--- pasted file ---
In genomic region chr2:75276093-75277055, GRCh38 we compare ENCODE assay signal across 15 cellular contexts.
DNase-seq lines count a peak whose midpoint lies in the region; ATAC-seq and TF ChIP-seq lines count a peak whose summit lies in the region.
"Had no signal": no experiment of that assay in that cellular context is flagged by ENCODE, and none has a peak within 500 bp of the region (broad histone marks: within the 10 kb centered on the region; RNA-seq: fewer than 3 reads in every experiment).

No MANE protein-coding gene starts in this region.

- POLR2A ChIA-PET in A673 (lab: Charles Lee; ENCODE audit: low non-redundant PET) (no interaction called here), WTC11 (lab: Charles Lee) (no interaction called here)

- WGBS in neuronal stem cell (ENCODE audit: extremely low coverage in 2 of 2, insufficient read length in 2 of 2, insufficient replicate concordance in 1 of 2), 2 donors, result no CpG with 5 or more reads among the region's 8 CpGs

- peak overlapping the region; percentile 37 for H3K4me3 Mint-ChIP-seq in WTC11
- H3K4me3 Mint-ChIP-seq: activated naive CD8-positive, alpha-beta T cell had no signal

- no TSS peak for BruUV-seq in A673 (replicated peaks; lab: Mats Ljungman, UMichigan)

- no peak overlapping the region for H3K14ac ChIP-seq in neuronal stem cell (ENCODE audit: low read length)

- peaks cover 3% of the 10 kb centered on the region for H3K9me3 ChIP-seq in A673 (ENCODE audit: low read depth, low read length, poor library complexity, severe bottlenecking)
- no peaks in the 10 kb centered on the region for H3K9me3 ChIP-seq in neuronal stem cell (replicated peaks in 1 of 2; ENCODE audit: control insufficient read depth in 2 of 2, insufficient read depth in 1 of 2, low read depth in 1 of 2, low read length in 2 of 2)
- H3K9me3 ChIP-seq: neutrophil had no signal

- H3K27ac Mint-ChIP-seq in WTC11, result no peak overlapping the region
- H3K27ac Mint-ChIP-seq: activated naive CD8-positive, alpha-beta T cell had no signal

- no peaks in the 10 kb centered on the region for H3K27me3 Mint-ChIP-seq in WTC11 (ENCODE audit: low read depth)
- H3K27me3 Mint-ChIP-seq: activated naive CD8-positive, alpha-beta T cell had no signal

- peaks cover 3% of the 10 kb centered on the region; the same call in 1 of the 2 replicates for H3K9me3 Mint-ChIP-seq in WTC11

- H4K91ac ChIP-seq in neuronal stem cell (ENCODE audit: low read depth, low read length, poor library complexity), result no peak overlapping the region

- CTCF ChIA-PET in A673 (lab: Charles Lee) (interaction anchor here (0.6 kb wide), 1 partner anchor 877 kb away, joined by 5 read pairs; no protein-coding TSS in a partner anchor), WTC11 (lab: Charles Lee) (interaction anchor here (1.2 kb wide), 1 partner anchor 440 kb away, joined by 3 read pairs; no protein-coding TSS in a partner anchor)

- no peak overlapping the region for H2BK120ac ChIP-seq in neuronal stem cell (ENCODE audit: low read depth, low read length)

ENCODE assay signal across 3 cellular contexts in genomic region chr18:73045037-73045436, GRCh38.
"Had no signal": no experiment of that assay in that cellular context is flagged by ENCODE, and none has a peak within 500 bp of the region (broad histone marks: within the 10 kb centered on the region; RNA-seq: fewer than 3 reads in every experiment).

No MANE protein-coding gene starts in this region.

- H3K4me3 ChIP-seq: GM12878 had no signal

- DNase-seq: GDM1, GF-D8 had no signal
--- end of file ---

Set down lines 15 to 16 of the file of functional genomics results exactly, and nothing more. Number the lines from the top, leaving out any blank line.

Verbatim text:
- H3K27ac Mint-ChIP-seq: activated naive CD8-positive, alpha-beta T cell had no signal

- no peaks in the 10 kb centered on the region for H3K27me3 Mint-ChIP-seq in WTC11 (ENCODE audit: low read depth)